“You were right,” said Lazy when the old pony visited again. “All of these ponies are so busy that they keep getting in each other’s way, and will not let me sleep.”

The old pony nodded sagely. “What you need is a pony who can tell all the other ponies what to do, like a princess.”

“I have a princess!” said Lazy. “She came with the unicorns to pick berries, and visits me every day to complain about how things are so disorganized.”

“Very good,” said the old pony. “If you let her tell the other ponies what to do, you can sleep without being interrupted. There’s just one problem.” The old pony scratched his beard. “The other ponies will not follow her orders if they do not think she is a princess. You see, real princesses live in big stone castles with armored knights around them.”

“There are large stones in the mine,” said Lazy. “I could bring them out and build a castle with them. And some of the other ponies could wear armor and be her knights.”

“Splendid idea,” said the old pony. “Why, if you bring all the stones out of that mine, there should be enough space for you to make your lair in the hill. It would be quieter underground, and the miners could bring you the gold and gems they dig up first, so you could examine them and pick out what you want to keep for yourself.”

It was a good idea, and Lazy found building a castle to be great fun. He carried the big rocks out of the hill and cut them into blocks with his sharp claws so they would stack better. The bigger he built the castle, the more space there was in his lair under the hill, until both the complaining princess and himself were satisfied with the size of their new residences.

Lazy was very happy. He had a nice, big cave to store all of his gold and gems. He could sleep as long as he wanted now, and nibble on any of the treasure if he got hungry. He did not even have to pillage the village, because they stored all their gems and gold in his cave. Everything was going just the way he wanted.

Until he heard the roar.

Several of his big brother dragons were hovering over the village. “Give us all your gold and gems,” they bellowed. The villagers did not like this. They ran around screaming. Lazy did not like this either. If his brothers took the gold and gems, the village would be poor. All of the ponies might leave. Lazy did not want to admit it, but he liked having the ponies around.

The old pony came running into Lazy’s cave. “The knights are strong, but they cannot fight dragons,” he said. “I will try to drive them away.”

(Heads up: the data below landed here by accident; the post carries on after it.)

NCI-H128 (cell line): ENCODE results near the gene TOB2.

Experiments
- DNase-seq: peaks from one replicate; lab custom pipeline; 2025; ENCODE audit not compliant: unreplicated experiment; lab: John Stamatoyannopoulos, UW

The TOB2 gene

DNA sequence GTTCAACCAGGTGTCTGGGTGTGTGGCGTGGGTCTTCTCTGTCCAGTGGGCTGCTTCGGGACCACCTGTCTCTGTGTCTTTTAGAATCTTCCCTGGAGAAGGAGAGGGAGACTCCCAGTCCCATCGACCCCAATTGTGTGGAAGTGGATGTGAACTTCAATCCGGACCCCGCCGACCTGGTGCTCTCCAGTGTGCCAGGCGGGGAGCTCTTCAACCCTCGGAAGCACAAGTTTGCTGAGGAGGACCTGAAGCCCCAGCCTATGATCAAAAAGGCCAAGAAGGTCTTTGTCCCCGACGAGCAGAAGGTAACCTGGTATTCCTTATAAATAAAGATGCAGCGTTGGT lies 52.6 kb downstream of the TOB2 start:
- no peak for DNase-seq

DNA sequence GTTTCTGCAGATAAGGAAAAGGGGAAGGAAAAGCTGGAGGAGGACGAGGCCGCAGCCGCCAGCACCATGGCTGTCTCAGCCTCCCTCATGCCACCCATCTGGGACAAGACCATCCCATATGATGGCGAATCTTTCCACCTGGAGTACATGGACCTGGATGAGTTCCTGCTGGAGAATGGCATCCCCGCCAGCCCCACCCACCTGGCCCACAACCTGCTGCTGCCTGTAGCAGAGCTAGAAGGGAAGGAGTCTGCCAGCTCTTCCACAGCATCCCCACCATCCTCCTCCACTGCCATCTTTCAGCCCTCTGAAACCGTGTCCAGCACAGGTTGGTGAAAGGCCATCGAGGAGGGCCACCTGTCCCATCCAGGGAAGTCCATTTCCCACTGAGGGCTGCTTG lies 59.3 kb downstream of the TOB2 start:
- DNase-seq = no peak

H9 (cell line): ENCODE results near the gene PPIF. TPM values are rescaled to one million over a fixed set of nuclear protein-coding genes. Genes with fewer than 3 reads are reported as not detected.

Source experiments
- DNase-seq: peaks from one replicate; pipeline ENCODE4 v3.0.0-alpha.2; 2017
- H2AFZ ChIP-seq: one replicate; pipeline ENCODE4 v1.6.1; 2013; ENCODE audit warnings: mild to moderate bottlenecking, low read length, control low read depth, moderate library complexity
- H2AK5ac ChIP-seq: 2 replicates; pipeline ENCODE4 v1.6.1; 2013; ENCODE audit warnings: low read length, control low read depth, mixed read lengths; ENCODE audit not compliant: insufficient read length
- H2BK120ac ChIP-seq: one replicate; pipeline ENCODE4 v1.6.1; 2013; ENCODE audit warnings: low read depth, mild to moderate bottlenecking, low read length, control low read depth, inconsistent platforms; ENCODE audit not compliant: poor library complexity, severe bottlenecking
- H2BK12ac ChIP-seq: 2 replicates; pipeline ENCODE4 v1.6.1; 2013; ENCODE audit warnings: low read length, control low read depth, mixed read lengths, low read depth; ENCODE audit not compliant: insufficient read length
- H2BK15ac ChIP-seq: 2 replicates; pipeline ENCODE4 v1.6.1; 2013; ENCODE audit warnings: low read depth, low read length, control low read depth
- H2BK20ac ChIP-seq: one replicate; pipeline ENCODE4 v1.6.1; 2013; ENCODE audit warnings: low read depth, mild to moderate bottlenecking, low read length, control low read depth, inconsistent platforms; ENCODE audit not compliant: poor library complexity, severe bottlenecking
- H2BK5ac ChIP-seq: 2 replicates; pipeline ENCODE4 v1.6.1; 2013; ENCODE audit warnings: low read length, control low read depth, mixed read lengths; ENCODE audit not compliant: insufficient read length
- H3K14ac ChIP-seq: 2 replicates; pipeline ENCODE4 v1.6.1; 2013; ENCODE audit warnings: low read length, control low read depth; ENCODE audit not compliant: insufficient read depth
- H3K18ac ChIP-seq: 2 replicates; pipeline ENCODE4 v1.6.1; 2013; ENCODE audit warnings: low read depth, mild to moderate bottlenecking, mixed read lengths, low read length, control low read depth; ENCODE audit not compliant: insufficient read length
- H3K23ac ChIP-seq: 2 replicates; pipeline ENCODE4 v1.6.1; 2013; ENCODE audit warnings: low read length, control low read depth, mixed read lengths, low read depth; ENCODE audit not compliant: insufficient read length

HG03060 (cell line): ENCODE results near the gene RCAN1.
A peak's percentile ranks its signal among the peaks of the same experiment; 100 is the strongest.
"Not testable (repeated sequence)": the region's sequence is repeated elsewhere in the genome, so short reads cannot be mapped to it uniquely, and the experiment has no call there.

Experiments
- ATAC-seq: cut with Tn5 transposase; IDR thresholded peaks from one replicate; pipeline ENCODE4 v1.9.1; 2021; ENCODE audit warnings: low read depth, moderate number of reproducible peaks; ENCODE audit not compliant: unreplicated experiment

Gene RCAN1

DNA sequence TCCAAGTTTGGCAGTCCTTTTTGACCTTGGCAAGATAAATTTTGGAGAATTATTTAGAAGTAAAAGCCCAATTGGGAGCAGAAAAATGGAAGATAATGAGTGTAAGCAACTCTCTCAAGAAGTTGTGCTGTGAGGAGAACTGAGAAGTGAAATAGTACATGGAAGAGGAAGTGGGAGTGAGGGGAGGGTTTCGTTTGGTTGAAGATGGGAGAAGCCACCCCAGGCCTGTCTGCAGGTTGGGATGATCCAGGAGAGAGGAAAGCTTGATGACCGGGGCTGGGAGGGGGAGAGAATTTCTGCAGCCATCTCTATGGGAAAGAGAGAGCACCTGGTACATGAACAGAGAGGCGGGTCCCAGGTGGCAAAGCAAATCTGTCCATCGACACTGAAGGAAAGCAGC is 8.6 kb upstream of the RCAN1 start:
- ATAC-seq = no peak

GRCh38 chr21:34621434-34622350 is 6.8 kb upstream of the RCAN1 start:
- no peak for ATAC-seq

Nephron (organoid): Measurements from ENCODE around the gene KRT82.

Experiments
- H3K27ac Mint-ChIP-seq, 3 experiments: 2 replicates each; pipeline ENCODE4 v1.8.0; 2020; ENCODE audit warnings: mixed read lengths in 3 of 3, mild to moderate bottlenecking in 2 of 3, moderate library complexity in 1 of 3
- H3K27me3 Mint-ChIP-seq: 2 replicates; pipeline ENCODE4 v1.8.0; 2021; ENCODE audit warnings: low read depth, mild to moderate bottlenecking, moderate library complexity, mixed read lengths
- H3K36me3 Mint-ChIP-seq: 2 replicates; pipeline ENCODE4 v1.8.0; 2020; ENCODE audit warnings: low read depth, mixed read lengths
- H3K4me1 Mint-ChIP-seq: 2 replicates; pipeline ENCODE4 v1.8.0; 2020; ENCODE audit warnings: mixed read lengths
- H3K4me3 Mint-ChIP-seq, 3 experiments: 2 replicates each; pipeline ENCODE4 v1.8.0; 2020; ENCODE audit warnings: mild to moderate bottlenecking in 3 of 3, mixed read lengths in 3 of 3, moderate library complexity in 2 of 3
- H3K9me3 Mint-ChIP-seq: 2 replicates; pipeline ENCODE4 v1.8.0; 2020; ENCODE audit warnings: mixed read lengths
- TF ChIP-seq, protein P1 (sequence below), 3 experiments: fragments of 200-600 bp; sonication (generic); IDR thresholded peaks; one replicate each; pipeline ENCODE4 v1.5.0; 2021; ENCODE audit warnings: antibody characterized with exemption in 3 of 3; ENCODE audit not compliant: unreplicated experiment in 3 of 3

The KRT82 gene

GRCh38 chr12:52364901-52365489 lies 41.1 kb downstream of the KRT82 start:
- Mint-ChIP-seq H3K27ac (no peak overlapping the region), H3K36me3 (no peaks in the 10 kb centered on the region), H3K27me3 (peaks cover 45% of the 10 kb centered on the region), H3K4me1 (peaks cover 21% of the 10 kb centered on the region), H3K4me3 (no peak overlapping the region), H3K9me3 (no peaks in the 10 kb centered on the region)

Lazy did not want the old pony to get hurt. “You helped me with all of my problems,” said Lazy. “Now it is my turn. Bring all the other ponies in here where it is safe.”

Once all of the ponies were hiding in his cave, Lazy went outside, blasted his fire breath up into the air, and bellowed at his brothers. “Go away or I will fight you!”

His brothers did not fight. Lazy had gotten very large. His muscles were big from digging up all the fields and carrying the trees around. His fire was very hot from turning the river water into clouds. His claws were very sharp from building the castle. In fact, Lazy was much larger than his brothers now.

His brothers flew away very fast.

When the ponies came out of Lazy’s cave and saw that the other dragons had flown away, they were very happy. They threw Lazy a party, with tasty gems for him to eat and music to dance to.

Lazy did not dance, because he might hurt the ponies. But he ate the gems, and the old pony danced with the villagers for him. Even the princess in the castle thanked Lazy, and gave him a kiss on the cheek.

And there the city of Dragonvale sits to this very day, a place where happy ponies live their lives secure in the knowledge that no other dragon dares to attack their homes. The old pony settled down in the castle, which he found much more comfortable than pulling his wagon all over the country. He set aside several large rooms in the castle for the books he collected on his travels, and every week or so, visits Lazy’s cave, where the two friends have tea and talk together for hours.

And they lived happily ever after. With frequent naps.